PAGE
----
Every year some players are projected to miss the beginning of the season due to injury or suspension, and every year fantasy managers are tasked with making hard decisions about where to draft those players or how much to trade for them. I've written about this challenge in 2015 when Tom Brady was scheduled to be suspended to open the season. I wrote again in 2017 when Ezekiel Elliott was slated to miss the opening kickoff. And now news has just been handed down that Deshaun Watson will be suspended six games in 2022, pending additional appeals.
There's a big advantage to be had if you're able to get perfect player values compared to the rest of your league. But there's also an advantage to be had if you're able to get pretty good player values much faster than everyone else. This article will help more with the latter-- it's not so much geared toward getting values exactly right, but more towards arriving at very good values within minutes of the news breaking, towards staying ahead of an ever-shifting curve.
So how should we value a player who will miss the beginning of the fantasy season?
First Things First: What Do You Want For Your Team?
The first and most important thing to remember is that your team is exactly that-- YOUR team. It's up to you who you want on it and who you don't. Many people won't want Watson on their team at any price, and that's fine. As a fantasy football advice site, we can give our best objective estimate of how valuable a player's production will be for fantasy football, but it's entirely up to you what you do with that estimate. It's your team.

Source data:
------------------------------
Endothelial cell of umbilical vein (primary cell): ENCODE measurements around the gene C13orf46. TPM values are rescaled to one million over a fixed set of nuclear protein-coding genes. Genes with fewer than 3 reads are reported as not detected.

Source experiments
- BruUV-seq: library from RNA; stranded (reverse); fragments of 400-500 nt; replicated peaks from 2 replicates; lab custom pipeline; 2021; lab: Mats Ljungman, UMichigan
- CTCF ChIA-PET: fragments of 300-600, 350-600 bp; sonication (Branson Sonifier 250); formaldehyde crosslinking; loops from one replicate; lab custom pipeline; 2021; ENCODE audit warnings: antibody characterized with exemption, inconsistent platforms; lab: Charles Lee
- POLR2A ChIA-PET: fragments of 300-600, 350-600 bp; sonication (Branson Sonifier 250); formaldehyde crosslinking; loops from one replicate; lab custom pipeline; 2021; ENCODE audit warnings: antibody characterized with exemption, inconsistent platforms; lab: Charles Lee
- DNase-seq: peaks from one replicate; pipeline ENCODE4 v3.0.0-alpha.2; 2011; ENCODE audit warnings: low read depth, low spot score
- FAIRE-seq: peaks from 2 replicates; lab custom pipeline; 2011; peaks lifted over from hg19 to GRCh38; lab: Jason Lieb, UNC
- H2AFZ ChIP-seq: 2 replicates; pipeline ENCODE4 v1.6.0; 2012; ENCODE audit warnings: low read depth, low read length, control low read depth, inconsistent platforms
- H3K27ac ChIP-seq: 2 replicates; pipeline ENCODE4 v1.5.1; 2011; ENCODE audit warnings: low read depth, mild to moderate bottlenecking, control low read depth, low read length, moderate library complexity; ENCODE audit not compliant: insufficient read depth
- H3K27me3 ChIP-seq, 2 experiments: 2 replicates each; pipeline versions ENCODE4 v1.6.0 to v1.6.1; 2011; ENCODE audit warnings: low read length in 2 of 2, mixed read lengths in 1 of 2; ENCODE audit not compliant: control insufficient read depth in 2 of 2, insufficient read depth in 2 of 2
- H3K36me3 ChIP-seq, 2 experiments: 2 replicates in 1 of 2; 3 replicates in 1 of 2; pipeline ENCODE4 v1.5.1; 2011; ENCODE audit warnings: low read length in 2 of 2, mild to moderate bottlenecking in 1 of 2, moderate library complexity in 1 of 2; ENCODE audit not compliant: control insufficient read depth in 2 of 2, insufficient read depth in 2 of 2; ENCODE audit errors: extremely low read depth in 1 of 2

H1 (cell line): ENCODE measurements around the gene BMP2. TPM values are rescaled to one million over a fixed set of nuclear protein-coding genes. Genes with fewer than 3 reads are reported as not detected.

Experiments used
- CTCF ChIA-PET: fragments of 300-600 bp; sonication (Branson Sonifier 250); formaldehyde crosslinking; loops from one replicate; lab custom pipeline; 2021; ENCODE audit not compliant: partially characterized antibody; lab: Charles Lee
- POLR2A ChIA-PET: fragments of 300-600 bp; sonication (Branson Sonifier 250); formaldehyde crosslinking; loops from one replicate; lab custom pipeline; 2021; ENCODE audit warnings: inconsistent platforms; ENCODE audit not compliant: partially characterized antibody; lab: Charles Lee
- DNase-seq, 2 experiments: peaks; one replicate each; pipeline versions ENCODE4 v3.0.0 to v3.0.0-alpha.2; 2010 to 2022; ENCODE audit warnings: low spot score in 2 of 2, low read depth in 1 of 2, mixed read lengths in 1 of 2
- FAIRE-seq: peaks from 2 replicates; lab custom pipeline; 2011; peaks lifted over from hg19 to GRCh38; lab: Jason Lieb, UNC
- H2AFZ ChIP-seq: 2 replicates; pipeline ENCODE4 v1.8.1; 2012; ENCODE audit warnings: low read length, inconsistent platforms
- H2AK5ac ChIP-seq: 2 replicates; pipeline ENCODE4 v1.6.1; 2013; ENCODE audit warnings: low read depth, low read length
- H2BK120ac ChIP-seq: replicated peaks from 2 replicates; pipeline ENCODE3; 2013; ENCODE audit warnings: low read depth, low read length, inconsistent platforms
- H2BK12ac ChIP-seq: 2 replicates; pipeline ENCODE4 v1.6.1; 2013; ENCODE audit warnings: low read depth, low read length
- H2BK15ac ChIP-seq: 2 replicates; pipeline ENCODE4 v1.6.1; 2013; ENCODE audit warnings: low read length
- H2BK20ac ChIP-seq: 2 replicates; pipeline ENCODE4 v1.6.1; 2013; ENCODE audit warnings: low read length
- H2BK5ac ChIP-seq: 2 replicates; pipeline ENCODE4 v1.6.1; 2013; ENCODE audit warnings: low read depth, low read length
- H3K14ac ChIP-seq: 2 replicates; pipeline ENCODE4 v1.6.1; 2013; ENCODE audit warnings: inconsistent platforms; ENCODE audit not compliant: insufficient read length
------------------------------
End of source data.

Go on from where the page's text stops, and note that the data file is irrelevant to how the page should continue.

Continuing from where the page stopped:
Secondly: Missed Games Aren't Zeroes.
At this moment, with all projections updated in light of the most recent news, Footballguys' consensus projections currently have Deshaun Watson to score 253.55 points in 10.8 games. That 253.6 points is the 29th-highest total among every quarterback. But this doesn't mean that Watson is the 29th-best fantasy quarterback this year.
Why? Because you don't set your lineup once and keep it unchanged all season long. Instead, you set a new lineup every week, and if Watson is out, you start a different quarterback instead. Consider Davis Mills, our 28th-ranked quarterback. We have Mills projected for 277.9 points in 16.5 games, or 17.0 points per game, the lowest figure among all players projected to start the entire season. He's basically free in standard 1-quarterback leagues. But if you take eleven games of Watson's 23.5 points per game projection and six games of Mills' 17.0 points per game projection, the result is 360.5 points, which would rank as the 16th-best quarterback projection. You'll score even more if your backup is better than the worst-projected starter.
When projecting a player for the season, you should look at his projection in games he plays and add in the value of replacement level in games he misses. (Replacement level here means, at a minimum, what you'd expect to score if you used a freely-available replacement player off of waivers in his absence.)
But I think there's a quicker and even better way to estimate a player's value on the fly. Because for fantasy football, not all games are created equal.
Thirdly: The Timing of the Missed Games
A traditional fantasy season will run for 17 weeks, from Week 1 to Week 17. Because of bye weeks, most fantasy players will play at most 16 games. If his six-game suspension stands, Watson will miss 6/16ths of the fantasy season, or 37.5%.
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